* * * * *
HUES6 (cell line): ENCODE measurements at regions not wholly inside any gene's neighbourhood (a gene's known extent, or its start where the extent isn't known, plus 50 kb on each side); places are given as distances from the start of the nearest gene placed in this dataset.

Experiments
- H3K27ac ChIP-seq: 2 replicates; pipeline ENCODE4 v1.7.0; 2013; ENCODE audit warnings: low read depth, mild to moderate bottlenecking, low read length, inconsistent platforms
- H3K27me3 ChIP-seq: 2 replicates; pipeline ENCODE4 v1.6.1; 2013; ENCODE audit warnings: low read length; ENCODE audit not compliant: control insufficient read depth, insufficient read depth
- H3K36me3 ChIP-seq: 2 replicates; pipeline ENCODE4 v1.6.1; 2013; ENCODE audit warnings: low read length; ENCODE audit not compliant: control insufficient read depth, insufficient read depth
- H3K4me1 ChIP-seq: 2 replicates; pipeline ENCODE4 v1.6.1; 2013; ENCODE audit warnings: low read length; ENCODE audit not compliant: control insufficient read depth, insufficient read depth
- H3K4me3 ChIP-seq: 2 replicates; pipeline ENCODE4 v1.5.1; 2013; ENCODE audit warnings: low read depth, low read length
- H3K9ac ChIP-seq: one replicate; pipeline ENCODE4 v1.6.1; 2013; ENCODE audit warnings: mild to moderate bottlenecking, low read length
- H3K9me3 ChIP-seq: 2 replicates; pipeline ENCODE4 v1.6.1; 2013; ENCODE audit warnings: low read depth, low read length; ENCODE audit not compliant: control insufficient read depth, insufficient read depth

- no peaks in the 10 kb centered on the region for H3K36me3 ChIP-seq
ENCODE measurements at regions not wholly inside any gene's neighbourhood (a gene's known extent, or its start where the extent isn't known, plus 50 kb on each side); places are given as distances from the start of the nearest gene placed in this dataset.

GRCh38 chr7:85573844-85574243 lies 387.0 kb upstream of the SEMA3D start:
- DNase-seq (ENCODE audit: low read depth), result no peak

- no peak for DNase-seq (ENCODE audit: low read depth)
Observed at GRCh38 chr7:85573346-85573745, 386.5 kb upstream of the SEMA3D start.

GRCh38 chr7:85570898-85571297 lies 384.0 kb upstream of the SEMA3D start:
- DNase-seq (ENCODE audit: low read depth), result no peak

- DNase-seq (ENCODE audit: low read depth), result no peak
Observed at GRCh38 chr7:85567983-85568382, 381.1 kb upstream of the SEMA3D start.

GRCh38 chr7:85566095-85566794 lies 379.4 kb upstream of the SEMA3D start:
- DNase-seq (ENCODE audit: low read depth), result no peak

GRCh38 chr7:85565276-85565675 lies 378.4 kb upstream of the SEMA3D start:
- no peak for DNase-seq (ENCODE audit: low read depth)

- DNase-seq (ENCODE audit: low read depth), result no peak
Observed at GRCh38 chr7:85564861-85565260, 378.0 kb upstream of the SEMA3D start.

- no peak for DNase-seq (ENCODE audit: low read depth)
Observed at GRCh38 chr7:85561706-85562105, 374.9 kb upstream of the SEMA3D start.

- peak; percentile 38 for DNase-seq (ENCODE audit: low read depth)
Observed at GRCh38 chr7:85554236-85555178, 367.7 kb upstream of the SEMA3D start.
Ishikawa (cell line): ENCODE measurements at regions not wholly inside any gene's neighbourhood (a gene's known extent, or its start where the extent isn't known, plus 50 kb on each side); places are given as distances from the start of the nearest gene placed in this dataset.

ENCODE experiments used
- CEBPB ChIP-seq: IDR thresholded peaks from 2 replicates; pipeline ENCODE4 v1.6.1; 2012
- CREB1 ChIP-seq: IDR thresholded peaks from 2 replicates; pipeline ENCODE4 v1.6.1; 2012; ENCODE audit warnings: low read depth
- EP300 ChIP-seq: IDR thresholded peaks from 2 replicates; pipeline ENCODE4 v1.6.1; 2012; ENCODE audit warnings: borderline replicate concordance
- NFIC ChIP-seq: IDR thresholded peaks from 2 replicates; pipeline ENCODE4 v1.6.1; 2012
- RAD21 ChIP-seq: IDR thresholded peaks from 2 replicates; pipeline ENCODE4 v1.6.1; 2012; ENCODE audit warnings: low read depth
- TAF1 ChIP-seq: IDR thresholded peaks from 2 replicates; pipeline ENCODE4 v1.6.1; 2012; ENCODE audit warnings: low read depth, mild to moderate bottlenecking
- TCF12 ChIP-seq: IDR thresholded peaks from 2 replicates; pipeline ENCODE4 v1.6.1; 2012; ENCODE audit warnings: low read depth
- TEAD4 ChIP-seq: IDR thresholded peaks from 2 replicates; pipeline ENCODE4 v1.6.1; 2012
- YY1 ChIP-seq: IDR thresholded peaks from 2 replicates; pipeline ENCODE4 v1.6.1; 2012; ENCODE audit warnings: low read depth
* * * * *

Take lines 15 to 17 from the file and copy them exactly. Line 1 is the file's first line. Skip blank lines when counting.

Observed at GRCh38 chr7:85573346-85573745, 386.5 kb upstream of the SEMA3D start.

GRCh38 chr7:85570898-85571297 lies 384.0 kb upstream of the SEMA3D start:
- DNase-seq (ENCODE audit: low read depth), result no peak